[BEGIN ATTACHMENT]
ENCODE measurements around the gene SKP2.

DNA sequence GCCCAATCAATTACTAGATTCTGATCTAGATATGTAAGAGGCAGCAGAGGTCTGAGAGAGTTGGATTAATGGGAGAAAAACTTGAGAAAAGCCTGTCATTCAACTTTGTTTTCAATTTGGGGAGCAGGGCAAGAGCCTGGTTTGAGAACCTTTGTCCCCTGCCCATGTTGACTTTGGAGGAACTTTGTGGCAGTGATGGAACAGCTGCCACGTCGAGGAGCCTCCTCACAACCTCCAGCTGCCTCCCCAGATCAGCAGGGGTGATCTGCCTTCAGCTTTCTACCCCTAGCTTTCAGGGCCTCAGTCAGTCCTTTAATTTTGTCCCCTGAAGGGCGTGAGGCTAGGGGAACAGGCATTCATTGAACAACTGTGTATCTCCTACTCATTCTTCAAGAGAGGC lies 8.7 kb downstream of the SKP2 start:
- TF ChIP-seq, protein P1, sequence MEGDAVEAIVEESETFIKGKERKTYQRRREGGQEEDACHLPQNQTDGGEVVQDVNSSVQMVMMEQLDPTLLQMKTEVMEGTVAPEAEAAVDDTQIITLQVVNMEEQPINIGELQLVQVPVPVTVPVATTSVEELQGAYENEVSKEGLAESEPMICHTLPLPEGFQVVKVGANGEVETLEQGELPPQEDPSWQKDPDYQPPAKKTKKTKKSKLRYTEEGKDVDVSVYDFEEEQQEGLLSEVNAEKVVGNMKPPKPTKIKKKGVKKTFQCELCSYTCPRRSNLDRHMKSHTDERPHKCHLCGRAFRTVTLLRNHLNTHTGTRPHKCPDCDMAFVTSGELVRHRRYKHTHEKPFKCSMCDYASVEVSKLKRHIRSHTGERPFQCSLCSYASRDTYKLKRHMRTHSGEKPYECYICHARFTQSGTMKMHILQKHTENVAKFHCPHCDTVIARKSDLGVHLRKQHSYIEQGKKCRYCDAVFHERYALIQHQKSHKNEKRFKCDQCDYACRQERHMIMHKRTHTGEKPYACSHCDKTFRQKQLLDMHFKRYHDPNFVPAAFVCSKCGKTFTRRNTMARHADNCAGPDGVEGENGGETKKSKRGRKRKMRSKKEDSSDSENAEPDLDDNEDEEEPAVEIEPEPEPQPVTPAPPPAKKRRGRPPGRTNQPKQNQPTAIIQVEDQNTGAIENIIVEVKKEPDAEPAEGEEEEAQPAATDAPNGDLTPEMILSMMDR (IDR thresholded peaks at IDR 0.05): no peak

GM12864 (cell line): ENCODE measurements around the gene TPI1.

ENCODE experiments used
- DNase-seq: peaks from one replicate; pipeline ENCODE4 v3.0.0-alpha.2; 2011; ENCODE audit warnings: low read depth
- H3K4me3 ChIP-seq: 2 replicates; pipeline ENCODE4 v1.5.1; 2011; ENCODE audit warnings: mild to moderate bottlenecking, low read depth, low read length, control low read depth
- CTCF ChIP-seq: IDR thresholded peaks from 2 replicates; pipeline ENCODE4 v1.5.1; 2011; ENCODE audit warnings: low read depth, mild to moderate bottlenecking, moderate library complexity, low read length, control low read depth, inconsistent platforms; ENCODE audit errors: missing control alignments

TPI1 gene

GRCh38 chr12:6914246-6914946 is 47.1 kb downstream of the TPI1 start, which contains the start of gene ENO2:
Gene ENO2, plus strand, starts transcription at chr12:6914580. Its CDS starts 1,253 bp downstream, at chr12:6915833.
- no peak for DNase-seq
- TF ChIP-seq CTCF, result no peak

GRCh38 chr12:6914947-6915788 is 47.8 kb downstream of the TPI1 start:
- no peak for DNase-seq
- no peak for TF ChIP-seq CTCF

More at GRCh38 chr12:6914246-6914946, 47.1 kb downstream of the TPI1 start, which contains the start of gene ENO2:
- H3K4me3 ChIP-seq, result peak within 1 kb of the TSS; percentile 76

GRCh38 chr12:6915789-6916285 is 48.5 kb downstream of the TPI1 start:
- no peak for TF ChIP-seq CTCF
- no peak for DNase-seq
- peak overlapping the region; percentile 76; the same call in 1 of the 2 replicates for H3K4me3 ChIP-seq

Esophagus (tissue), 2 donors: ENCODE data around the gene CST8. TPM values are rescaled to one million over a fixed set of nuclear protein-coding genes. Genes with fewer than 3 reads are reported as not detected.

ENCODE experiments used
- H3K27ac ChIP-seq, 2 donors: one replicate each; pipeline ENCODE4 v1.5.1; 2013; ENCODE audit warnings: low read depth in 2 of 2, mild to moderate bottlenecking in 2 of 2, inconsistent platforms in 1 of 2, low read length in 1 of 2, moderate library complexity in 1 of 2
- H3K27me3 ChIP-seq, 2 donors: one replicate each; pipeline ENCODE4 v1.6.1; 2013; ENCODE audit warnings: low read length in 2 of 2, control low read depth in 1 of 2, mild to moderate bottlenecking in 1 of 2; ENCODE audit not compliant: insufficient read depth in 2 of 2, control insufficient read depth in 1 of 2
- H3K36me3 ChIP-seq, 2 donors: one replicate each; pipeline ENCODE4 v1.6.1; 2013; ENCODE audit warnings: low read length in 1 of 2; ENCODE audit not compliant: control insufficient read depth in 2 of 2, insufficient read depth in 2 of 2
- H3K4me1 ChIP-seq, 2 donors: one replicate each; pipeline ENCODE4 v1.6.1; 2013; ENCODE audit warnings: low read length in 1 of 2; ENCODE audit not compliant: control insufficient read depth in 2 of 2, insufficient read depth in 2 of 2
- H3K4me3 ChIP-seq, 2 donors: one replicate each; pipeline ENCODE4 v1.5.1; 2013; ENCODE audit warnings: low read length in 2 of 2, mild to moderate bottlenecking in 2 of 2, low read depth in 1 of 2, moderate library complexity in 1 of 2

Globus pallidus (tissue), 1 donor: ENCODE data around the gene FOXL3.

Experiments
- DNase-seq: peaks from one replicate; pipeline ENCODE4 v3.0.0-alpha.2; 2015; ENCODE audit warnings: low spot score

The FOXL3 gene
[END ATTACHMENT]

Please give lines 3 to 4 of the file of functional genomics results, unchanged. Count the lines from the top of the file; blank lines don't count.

- TF ChIP-seq, protein P1, sequence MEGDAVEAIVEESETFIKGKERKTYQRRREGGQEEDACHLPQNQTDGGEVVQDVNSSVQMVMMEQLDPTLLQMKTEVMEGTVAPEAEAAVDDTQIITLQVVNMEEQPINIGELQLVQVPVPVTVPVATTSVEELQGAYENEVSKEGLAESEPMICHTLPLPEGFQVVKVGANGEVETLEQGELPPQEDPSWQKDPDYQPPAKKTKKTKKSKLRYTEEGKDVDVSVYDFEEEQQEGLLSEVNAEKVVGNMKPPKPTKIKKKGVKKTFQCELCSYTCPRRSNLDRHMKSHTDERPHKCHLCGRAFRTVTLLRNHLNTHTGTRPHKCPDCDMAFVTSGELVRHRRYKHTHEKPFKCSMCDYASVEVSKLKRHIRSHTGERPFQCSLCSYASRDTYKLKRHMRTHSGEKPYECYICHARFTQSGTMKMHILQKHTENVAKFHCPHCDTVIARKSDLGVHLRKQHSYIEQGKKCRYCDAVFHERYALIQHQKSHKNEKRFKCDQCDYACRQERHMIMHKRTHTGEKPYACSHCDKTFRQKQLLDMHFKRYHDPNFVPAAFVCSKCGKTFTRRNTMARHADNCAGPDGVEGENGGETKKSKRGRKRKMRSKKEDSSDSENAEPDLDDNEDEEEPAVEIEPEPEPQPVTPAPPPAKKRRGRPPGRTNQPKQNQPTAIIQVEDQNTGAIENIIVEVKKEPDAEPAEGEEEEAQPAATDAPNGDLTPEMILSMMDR (IDR thresholded peaks at IDR 0.05): no peak

GM12864 (cell line): ENCODE measurements around the gene TPI1.